Then it was off to dinner. I'd made reservations earlier for Charlie Palmer's Métrazur. I'd been to Métrazur before at the suggestion of the great Jai Massela from Brizo Faucets. My second visit was even better than my first and dinner that night was easily the best meal I've ever eaten in New York. What pushed it over the edge was a generous serving of truffled mashed potatoes. I'm telling you, those things will haunt me for the rest of my days.
Métrazur is in the East Balcony of Grand Central Terminal and every table in the place has one of the most spectacular views to be had in the entire city.
Despite the fact that Métrazur is perched on a balcony inside of the busiest rail terminal in the United States, up on the balcony it's nearly as quiet as a church. Sound doesn't travel up inside of that cavernous terminal and the effect is pure magic.
After a truly spectacular meal, it was time to head over to Lincoln Center and the Metropolitan Opera House for the big event. I've been learning about opera for the last five or six years. I wasn't ready for it until I hit 40 but now it's about all I listen to. It has a tradition that goes back centuries and the very act of singing operatically is a feat of superhuman strength and prowess. Seeing an opera at the Met is a goal of everybody with even a glancing interest in grand opera and JD and I had tickets for La bohème.
La bohème is the world's most-performed opera and the New York Metropolitan Opera has been mounting a production of it every season since La bohème made its US debut in 1900. I had pretty high expectations for what I was about to see and as the curtain rose on Act One and Marcello launched into "Questo Mar Rosso" each and every one of those expectations was exceeded and then some.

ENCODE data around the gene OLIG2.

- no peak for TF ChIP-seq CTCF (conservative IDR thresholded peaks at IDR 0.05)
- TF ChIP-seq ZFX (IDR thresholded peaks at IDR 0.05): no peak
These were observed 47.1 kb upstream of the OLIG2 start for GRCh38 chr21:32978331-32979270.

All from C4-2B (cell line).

The Metropolitan Opera's world famous for the sets it uses in its production of La bohème. They were commissioned in 1981 and master director Franco Zeffirelli's elaborate creations nearly bankrupted the company. I knew they were going to be amazing but again, I didn't quite know how amazing.
La bohème is presented in four acts and act one takes place in the garret shared by Rodolfo, a poet, Marcello, a painter; Shaunard, a musician and Colline, a philosopher. The year is 1830 and it's Christmas Eve in Paris.
La bohème is as funny as it is stirring which is quite an accomplishment since it was composed 120 years ago. After the four Bohemians have their moment, they decide to leave the garret and go to a tavern. The curtain goes down. 20 minutes later the curtain comes back up and reveals the most elaborate piece of stagework I've ever seen.
According to everything I've read, act two of La bohème has a cast of 280 people and it includes a full marching band a live horse. After an exciting romp through the tavern the curtain goes down.